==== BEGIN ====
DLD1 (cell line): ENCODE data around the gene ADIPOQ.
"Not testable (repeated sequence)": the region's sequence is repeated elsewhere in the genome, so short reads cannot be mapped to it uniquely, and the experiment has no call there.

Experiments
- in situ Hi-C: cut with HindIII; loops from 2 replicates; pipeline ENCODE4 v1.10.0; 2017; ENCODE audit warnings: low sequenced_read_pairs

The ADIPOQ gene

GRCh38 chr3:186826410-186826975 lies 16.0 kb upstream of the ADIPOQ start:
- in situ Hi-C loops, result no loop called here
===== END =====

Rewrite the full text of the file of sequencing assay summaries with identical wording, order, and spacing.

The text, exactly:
DLD1 (cell line): ENCODE data around the gene ADIPOQ.
"Not testable (repeated sequence)": the region's sequence is repeated elsewhere in the genome, so short reads cannot be mapped to it uniquely, and the experiment has no call there.

Experiments
- in situ Hi-C: cut with HindIII; loops from 2 replicates; pipeline ENCODE4 v1.10.0; 2017; ENCODE audit warnings: low sequenced_read_pairs

The ADIPOQ gene

GRCh38 chr3:186826410-186826975 lies 16.0 kb upstream of the ADIPOQ start:
- in situ Hi-C loops, result no loop called here